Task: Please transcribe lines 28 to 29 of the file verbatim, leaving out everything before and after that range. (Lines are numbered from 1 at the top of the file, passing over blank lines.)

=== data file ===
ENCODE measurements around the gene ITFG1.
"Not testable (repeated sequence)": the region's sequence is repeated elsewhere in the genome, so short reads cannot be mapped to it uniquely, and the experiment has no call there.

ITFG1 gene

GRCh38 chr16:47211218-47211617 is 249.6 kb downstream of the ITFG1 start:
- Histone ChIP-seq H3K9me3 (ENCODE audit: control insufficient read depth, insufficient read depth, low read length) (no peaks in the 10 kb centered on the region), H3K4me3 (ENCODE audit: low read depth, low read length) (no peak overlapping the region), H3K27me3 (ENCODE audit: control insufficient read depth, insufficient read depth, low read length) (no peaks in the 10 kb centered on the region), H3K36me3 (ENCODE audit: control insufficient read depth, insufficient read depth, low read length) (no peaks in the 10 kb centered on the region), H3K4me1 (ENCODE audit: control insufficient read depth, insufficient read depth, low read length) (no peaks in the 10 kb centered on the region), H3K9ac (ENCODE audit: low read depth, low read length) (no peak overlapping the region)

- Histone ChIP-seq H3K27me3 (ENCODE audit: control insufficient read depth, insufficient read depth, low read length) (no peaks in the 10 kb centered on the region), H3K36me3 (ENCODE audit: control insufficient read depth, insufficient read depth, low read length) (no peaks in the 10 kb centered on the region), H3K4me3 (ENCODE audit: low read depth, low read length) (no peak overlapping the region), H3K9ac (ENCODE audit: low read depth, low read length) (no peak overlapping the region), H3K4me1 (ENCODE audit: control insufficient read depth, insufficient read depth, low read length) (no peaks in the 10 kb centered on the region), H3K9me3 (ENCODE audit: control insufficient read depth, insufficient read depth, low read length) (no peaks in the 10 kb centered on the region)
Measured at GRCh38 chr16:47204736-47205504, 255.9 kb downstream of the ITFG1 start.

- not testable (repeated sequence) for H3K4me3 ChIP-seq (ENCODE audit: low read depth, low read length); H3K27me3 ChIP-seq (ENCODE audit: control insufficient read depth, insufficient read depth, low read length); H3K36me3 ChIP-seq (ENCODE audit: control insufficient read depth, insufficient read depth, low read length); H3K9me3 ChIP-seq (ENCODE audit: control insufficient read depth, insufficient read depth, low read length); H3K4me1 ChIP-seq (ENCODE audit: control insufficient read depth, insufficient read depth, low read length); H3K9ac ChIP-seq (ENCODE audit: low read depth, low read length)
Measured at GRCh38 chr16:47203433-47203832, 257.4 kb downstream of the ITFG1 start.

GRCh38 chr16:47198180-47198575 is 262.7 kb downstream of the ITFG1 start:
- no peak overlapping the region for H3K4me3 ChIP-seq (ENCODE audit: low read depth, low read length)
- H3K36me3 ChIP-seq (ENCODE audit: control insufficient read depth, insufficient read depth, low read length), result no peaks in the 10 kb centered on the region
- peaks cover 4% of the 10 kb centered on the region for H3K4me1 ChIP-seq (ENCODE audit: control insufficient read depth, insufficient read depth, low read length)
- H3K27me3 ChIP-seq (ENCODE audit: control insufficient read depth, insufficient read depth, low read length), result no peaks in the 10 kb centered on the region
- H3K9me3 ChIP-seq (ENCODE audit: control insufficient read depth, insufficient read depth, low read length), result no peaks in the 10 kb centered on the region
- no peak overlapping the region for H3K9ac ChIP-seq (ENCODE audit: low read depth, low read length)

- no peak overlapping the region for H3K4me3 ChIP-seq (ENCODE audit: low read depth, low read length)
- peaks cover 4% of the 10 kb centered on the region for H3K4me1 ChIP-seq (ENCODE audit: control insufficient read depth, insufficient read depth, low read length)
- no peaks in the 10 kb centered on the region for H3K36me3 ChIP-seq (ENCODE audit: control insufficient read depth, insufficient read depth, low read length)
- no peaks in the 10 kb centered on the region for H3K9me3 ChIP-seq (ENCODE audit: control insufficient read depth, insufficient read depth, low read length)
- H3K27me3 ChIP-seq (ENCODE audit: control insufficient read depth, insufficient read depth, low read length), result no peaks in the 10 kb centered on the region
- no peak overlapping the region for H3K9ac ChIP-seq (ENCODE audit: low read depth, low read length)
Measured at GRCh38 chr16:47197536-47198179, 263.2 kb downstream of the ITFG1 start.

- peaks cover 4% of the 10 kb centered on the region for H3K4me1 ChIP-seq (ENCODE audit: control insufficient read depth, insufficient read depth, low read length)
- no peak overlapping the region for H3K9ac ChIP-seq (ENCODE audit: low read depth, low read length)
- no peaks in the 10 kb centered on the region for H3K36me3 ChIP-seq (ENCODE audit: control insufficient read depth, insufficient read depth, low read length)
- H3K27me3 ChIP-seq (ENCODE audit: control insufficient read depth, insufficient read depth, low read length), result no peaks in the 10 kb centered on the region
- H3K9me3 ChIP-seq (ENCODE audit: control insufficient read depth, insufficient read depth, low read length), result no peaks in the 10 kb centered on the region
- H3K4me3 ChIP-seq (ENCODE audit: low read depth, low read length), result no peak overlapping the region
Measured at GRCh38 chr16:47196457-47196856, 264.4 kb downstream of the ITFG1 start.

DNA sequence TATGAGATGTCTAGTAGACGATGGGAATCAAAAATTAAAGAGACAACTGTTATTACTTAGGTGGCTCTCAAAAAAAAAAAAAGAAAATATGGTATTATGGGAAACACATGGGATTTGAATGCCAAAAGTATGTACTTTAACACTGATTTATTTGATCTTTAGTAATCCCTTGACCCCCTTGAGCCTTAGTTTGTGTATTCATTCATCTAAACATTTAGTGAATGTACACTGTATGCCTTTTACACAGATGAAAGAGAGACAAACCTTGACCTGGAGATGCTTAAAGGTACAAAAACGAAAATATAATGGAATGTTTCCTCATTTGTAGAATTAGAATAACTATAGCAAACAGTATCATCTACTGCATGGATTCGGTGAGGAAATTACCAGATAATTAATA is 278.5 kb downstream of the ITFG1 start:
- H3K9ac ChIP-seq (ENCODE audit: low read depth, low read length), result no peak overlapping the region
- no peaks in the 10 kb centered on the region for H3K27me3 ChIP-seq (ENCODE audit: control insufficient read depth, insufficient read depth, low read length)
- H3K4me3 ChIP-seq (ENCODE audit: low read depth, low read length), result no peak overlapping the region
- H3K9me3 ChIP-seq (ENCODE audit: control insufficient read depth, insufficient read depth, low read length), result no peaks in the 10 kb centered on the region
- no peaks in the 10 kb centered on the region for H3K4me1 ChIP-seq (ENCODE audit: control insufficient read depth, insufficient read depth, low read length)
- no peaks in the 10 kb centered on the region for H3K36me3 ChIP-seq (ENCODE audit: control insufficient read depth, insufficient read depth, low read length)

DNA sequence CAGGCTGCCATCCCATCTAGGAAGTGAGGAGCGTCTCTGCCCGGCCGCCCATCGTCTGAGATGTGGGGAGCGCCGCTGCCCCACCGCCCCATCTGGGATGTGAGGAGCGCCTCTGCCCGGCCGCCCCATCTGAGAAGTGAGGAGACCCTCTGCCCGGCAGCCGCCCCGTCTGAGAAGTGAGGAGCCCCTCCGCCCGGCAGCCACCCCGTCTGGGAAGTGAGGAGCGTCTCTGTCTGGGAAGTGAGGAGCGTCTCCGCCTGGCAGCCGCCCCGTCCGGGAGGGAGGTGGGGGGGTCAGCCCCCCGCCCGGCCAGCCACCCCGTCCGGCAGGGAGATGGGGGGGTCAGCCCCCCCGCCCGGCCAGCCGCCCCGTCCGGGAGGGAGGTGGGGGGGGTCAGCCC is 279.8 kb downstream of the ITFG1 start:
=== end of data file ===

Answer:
- H3K9me3 ChIP-seq (ENCODE audit: control insufficient read depth, insufficient read depth, low read length), result no peaks in the 10 kb centered on the region
- H3K4me3 ChIP-seq (ENCODE audit: low read depth, low read length), result no peak overlapping the region